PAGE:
Central to the exhibit are four software art installations that Rozin developed over a period of five years. In these works, programmed “evolutionary pressure” pushes the artworks to resemble the viewer’s mirrored image.

The largest work in the exhibition, Penguins Mirror is an installation scattered on the floor and comprised of 450 motorized stuffed performs an absurdly homogeneous system of movement...each penguin turns from side to side and responds to the presence of an audience. As they perform, the penguins’ collective intelligence is puzzling, yet somehow familiar, as the plush toys enact a precise choreography rooted in geometry.

PomPom Mirror...features a synchronized array of 928 spherical faux fur puffs. Organized into a three-dimensional grid of beige and black, the sculpture is controlled by hundreds of motors that build silhouettes of viewers using computer-vision. Along its surface, figures appear as fluffy animal-like representations within the picture the motorized composition hums in unified movement, seemingly alive and breathing as a body of its own.

The picture of the book with the butterflies and the eggs is a projected illustration of the Origin of Species, which digitally flips through its pages. This work is certainly an obvious overlapping of science and art, both of which are matters of keen observation. One thing that Darwin's expedition helped establish is that life is everywhere, and it expresses itself in a multitude of possibilities. I think the same can be said for art. On the way to and back from the gallery I was pleasantly overwhelmed by the sights and sounds of the Lower East Side, which included this art installation Uplift by Jarrod Beck in the Sara D. Roosevelt Park...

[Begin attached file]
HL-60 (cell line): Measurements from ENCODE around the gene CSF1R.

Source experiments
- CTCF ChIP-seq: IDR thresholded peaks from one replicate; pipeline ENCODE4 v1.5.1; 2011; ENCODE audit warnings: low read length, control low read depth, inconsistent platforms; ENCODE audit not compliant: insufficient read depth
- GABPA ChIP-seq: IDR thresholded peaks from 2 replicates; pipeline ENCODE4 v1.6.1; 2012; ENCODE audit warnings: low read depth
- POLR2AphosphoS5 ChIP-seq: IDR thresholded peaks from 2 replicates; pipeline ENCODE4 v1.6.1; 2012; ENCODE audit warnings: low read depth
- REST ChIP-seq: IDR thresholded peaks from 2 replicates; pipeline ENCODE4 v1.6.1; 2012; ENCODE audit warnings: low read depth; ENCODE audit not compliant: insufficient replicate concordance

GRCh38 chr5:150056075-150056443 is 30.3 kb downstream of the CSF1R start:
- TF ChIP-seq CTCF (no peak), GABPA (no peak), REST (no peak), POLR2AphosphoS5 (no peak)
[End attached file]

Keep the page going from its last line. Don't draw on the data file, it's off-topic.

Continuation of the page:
...this dapper dandy hipster in a colorful waxprint suit....

...this swath of fresh concrete (still being worked on at the far end)...

...and a serendipitous visit to this pop-up art space by the Berlin-based Circle Culture Gallery with these leather works by the Austrian conceptual artist Anneliese Schrenk.

Left To Our Own Devices

by Drew Martin
There is a great space on Varick Street a block from my work that I have somehow missed for more than a year. GEARY, which is owned and run by Dolly and Jack Geary is literally a few steps up from neighboring galleries. It is on the corner of Varick and King Street in SoHo, but this former deli space is raised several steps above the hubub without disconnecting you from it. When I noticed GEARY yesterday, I thought it was closed since the lights were not on - the artist on view wants it that way; natural light only.

The current show of David Goodman, Apparatus, is a combination of colorful, shredded paper "paintings", a number of curious wooden objects he calls devices and a backroom projection collage of colors and objects fastened to the wall.

I like most the intimacy of the projection room and the devices. Some of them are constructed to a point of teetering. As a departure from Calder's stabiles (his counterpart to mobiles), these works could be labeled unstabiles

I like how Goodman creates them as apparatuses for connecting one to art. For me they are between a shaman object (without an element of worship) and what Clarke attempts with his monoliths in 2001, which are placed on Earth and beyond to educate/advance apes, then humans to a higher level of being.